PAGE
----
I think it’s just another thing to do. You can’t do a stand-up tour every year – unless you’re a robot like Jimmy Carr. I can’t do a stand-up tour every year. I need time to live and experience things and for things to happen, for me to notice things and write jokes about that. I’m on my fifth tour, my 20th year of stand-up comedy. I’ve delved into everything. There’s nothing in my past, I’ve used it all. So it a case of giving yourself time to write a new tour and not putting yourself under undue pressure to do one. This tour I’m on now is probably the best tour I’ve done. It’s certainly the funniest and most thought-provoking. You leave thinking “oh, he made some good points there, actually”. Which is fun to do in a stand-up setting. So I feel like the next tour has got to be even better than this one. It will be difficult but I’m looking forward to it.
You just said 20 years. That’s a big anniversary…when you started did you think you would still be doing it 20 years later?
That’s the weird thing about stand-up When I started it was sort of a hobby really, the sort of thing where you think “oh, that might be good”. Now there is like a degree in it, people see it as a business opportunity. It has totally changed. I definitely hit stand-up at the right time.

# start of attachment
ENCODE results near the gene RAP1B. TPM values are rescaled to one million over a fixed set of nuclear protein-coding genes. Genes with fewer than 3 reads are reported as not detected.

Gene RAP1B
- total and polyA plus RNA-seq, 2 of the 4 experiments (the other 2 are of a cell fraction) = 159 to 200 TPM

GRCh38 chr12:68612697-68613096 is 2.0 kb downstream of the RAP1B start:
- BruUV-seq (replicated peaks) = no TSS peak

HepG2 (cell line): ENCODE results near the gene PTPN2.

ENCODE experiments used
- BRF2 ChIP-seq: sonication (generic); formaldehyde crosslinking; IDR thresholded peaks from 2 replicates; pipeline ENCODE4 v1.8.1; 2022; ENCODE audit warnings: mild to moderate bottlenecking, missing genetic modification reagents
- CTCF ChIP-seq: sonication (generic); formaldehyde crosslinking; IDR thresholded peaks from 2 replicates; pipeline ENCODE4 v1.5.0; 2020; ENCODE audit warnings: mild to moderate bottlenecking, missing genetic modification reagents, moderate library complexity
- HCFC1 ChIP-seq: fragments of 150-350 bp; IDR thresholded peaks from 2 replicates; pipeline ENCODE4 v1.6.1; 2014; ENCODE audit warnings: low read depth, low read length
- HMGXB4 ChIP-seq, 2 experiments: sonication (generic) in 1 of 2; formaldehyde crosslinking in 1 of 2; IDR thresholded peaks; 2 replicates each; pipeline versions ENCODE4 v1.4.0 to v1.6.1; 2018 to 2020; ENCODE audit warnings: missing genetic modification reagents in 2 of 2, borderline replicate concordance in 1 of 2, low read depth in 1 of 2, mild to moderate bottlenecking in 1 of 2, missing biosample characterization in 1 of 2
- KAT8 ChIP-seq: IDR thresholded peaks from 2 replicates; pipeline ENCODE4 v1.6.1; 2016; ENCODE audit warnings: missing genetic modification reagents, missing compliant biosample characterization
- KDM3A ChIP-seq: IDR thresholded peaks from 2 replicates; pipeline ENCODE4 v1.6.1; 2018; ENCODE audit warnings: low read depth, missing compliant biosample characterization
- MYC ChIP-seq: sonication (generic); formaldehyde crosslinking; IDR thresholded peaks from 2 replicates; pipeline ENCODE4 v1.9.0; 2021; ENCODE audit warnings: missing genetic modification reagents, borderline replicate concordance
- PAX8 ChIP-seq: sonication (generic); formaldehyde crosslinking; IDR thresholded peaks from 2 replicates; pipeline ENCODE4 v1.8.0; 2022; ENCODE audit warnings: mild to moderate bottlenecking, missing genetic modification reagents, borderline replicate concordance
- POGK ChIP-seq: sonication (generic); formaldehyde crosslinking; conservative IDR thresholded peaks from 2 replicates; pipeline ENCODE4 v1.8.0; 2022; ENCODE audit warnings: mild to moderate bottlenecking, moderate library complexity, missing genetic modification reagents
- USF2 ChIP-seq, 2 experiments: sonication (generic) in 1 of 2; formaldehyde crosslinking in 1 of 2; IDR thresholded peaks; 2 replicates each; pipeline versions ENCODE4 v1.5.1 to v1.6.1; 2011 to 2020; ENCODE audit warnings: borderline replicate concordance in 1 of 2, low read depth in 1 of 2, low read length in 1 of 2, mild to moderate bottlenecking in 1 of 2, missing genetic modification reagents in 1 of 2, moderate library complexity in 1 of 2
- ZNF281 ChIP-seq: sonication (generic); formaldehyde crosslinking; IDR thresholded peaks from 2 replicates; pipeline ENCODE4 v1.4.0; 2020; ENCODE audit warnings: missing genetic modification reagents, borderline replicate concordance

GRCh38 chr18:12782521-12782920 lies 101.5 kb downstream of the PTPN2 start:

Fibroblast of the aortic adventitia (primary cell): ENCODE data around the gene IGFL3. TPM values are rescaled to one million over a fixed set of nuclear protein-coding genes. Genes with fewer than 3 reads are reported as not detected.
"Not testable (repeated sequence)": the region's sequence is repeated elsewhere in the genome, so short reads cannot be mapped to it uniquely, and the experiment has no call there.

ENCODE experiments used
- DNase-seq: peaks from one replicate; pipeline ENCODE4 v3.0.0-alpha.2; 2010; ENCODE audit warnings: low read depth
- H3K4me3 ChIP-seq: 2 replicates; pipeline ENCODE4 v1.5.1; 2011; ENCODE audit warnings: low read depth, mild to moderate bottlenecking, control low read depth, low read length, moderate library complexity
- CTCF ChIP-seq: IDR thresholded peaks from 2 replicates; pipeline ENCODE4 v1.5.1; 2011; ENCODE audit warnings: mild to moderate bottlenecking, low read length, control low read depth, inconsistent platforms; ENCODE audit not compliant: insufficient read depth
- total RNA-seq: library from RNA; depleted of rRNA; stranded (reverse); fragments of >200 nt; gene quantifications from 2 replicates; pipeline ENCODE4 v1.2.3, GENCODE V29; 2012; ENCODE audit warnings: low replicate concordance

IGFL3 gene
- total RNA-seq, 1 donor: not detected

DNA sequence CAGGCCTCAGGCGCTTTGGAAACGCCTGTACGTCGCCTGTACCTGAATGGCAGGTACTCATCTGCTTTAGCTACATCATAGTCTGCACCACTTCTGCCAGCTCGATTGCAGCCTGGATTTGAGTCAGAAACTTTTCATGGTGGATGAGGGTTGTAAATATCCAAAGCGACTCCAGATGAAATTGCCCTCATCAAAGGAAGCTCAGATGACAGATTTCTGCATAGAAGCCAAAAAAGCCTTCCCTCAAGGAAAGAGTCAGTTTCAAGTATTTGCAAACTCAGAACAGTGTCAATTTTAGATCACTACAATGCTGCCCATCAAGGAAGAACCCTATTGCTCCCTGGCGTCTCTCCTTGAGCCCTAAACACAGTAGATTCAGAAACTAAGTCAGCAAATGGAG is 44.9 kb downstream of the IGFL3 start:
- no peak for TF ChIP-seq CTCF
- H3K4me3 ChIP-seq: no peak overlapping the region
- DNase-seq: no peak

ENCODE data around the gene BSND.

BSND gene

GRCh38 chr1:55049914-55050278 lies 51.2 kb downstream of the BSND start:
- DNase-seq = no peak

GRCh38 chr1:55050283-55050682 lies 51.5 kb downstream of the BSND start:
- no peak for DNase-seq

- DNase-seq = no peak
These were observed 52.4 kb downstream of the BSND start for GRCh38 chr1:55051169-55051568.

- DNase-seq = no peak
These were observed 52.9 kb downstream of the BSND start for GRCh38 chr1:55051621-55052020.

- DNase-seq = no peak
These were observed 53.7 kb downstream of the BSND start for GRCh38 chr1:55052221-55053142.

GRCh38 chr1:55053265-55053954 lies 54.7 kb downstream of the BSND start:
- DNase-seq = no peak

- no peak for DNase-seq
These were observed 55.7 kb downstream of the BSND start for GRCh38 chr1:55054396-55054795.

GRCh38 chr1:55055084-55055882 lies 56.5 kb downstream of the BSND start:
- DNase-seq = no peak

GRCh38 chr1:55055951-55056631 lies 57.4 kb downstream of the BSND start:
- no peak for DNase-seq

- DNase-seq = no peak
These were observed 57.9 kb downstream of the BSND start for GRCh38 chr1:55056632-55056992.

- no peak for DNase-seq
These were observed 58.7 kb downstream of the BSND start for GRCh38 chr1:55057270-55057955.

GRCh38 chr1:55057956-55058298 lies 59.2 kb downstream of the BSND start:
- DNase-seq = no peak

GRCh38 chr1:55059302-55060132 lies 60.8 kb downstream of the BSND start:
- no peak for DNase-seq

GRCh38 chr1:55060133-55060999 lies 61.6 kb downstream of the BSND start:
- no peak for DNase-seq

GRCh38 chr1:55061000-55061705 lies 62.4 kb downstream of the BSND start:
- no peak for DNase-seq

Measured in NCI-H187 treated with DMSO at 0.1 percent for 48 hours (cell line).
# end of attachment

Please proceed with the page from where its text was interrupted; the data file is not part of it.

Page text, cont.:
So what are you doing to celebrate 20 years?
You know what, I don’t know. I need to find out what the actual date is. But I don’t know what I’ll do… probably nothing. But you’re right, I should do something.
Back to musical theatre, other than giving you that break from stand-up why that and not, say, painting or rally car driving?
Because I can’t do those things. But I’ve always been able to sing, my family can all sing. My grandparents were Irish folk singers and came over to the UK in the 50s. I sort of grew up around music. I always thought that’s what I’d end up doing, but stand-up became a thing. It doesn’t feel like a massive difference in a way. It’s another way of entertaining people and keeps me on stage. Also, it’s something I think I can do when the laughter stops. I don’t know if you’re always going to be funny and the world of comedy has changed dramatically in the 20 years I’ve been in it. What it does is give me another option.
What would be your message to people coming along to see the show in Aberdeen?
You have lots of pressures and lots of stresses and life is hard and all these things. The beauty of stand-up and coming to see the show is my aim is for those couple of hours you just relax and forget about all those things going on in your life and have a laugh.